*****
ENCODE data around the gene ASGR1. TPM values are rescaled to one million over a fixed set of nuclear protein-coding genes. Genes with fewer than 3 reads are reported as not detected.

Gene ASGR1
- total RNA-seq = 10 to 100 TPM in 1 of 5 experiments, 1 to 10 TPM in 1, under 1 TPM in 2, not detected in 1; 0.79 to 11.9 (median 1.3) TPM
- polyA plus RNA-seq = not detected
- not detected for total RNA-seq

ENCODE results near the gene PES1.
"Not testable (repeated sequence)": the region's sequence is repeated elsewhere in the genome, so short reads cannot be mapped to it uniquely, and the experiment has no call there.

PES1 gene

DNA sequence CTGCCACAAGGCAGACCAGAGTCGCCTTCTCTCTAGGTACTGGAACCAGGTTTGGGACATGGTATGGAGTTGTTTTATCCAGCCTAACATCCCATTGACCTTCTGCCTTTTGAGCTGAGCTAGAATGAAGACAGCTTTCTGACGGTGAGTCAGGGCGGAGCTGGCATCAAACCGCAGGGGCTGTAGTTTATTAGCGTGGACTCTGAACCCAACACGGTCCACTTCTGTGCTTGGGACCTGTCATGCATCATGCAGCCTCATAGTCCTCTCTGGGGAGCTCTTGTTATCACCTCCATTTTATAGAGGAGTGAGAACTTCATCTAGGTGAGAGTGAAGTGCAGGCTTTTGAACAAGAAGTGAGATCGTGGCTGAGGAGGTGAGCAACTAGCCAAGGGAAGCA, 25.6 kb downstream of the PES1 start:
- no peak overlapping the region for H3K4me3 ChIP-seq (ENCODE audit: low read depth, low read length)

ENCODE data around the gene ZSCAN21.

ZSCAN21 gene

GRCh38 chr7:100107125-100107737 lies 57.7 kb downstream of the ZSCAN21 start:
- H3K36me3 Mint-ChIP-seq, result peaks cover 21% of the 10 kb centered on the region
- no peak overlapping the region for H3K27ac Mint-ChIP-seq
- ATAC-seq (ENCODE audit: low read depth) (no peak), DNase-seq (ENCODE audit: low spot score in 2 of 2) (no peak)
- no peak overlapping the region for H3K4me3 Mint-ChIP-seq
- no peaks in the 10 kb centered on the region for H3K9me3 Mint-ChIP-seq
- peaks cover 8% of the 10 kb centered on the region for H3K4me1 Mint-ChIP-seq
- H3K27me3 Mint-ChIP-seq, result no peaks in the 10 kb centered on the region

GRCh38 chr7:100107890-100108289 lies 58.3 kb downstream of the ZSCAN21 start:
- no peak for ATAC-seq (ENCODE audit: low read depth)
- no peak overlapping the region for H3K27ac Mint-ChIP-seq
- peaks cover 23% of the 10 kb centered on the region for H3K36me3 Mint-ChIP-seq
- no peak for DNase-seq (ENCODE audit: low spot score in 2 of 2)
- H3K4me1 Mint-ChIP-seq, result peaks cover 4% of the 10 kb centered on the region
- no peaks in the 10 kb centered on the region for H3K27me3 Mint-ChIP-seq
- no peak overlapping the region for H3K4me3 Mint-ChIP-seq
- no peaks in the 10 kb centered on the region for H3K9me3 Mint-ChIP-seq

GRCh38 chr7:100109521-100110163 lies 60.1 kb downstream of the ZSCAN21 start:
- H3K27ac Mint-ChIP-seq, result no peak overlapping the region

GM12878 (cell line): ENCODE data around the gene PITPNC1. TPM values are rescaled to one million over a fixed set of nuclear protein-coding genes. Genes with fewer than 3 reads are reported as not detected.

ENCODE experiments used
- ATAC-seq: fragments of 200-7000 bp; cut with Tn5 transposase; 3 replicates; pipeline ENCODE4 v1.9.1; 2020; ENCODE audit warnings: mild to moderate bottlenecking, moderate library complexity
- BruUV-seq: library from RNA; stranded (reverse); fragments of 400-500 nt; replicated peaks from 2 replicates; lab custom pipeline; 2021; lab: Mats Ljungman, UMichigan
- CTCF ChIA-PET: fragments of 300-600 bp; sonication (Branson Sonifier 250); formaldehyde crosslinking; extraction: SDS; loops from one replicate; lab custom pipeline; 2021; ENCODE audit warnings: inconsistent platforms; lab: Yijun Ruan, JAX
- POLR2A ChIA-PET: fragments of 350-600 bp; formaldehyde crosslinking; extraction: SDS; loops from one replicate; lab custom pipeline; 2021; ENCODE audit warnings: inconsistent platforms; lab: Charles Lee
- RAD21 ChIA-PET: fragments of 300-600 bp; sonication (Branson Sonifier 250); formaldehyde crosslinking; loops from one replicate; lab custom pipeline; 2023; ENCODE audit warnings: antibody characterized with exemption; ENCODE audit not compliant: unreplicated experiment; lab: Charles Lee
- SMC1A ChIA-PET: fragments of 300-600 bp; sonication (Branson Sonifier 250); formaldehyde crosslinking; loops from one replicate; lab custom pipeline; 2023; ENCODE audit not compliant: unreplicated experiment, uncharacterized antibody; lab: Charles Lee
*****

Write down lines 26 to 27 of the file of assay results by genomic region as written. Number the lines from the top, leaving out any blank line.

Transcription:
- H3K4me1 Mint-ChIP-seq, result peaks cover 4% of the 10 kb centered on the region
- no peaks in the 10 kb centered on the region for H3K27me3 Mint-ChIP-seq